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Original Contributions |

Etiology of Postneonatally Acquired Cerebral Palsy

M. A. Perlstein, MD; Philip N. Hood, PhD
JAMA. 1964;188(10):850-854. doi:10.1001/jama.1964.03060360010002.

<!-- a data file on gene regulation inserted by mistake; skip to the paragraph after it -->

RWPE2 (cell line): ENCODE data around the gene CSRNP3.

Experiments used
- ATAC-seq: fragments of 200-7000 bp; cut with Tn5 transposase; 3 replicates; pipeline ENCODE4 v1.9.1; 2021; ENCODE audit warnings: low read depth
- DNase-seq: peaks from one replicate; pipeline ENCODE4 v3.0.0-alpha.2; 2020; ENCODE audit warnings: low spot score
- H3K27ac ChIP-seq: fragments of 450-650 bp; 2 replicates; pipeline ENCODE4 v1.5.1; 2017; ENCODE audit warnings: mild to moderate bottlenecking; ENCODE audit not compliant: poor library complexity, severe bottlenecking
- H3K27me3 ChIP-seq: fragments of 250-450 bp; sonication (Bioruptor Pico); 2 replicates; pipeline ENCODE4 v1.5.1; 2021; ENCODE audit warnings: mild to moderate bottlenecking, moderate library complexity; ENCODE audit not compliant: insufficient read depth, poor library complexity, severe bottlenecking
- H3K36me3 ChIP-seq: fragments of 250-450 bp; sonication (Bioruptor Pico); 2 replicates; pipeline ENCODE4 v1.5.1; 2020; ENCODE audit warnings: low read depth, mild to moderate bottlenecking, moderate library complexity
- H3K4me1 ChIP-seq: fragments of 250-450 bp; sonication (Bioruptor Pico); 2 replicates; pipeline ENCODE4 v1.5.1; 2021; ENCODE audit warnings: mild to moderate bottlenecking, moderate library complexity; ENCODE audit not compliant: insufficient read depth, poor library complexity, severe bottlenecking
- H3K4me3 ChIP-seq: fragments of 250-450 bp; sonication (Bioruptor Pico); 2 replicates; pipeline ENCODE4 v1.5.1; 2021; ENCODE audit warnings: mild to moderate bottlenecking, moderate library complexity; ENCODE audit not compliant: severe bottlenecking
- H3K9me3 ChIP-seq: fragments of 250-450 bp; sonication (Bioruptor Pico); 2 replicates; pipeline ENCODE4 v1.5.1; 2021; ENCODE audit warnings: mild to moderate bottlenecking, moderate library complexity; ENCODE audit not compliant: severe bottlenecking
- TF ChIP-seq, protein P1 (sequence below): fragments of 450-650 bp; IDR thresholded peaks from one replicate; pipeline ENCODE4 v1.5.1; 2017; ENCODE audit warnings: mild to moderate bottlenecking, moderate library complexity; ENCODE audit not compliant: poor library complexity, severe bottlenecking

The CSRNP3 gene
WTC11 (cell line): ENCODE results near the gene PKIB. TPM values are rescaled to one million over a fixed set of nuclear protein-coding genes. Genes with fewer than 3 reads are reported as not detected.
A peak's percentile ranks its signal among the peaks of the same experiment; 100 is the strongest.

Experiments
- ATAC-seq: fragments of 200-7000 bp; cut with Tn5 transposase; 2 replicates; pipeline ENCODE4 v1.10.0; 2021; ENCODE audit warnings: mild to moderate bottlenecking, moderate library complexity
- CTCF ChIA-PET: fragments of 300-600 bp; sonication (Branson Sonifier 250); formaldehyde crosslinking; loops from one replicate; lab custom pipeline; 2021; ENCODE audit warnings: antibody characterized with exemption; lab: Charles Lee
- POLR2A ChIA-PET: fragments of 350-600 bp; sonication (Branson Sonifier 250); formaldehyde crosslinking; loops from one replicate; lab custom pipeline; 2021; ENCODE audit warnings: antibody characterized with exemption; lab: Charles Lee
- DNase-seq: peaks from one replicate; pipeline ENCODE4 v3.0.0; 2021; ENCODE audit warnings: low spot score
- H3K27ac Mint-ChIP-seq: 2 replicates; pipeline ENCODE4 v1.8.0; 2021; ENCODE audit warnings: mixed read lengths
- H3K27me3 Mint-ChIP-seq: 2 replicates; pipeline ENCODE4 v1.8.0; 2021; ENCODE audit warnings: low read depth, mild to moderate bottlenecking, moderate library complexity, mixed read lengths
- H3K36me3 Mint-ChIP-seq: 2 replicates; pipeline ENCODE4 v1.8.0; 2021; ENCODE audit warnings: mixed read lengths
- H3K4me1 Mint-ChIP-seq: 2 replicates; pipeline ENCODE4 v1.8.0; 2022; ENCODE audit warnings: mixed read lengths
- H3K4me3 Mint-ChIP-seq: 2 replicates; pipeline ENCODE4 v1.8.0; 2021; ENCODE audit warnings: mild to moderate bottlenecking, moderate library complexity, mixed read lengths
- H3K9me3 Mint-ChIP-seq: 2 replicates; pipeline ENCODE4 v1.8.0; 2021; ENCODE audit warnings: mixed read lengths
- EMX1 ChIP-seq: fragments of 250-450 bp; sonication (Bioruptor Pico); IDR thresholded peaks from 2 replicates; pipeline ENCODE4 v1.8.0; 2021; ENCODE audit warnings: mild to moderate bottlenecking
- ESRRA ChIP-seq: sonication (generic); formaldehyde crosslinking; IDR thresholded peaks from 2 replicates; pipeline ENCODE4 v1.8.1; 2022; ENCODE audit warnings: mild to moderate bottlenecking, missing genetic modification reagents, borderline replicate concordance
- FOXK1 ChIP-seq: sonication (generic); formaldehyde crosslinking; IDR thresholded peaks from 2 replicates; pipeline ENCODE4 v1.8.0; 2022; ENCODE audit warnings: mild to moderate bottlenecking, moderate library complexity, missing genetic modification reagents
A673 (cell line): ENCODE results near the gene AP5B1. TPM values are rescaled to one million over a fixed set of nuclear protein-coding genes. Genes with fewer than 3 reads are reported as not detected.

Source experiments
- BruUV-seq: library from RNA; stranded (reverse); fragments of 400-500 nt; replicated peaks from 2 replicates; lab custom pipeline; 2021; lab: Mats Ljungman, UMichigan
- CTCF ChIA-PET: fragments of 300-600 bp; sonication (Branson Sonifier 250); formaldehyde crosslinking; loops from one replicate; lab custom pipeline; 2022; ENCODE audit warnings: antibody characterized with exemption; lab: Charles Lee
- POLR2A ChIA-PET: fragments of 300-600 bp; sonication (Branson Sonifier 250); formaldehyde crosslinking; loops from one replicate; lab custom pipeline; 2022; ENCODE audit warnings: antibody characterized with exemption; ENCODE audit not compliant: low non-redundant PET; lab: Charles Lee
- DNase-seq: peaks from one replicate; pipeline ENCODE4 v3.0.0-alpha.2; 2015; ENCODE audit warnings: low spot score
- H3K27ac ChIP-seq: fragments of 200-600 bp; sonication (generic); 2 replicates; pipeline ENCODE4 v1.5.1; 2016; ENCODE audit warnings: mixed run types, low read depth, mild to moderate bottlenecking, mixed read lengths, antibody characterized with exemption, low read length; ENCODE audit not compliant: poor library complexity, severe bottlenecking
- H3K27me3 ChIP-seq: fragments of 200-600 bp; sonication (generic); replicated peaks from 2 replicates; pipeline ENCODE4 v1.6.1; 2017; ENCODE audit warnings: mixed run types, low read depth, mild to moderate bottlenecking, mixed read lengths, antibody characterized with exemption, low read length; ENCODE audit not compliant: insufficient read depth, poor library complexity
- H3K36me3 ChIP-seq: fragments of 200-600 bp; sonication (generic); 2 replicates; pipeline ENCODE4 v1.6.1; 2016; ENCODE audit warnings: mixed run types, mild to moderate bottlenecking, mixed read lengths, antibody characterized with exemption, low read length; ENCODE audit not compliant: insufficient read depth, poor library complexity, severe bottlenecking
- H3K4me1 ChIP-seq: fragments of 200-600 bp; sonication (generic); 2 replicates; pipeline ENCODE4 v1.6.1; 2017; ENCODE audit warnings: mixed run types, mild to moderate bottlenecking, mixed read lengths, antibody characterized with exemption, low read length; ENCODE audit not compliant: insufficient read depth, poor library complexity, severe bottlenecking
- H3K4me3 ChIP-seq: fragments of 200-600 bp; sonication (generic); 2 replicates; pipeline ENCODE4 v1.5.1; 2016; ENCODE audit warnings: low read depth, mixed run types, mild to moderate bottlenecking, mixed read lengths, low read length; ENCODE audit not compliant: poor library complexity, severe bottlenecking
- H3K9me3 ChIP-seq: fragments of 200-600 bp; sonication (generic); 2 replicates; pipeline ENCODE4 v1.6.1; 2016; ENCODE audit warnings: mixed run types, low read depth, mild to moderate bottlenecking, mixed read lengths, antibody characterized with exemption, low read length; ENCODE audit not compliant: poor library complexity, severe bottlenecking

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In a retrospective study of 4,946 cerebral palsied patients, 624 (14%) had acquired the disease. This varied with the type of cerebral palsy, from 5% in athetoids to 30% in spastic hemiplegics. Encephalopathies accounted for 57% of acquired cerebral palsy, skull traumas for 18%, meningitis for 12%, vascular accidents for 8%, and all others for 5%. Sixty-five percent was acquired before the age of 2 years and 92% before 8 years. The type of cerebral palsy varies with etiology, spastic hemiplegia being most common in the vascular group. Males predominate except in the vascular accidents group. Acquired juvenile cerebral palsy is a connecting link between the congenital forms and those acquired in adult and senile life.


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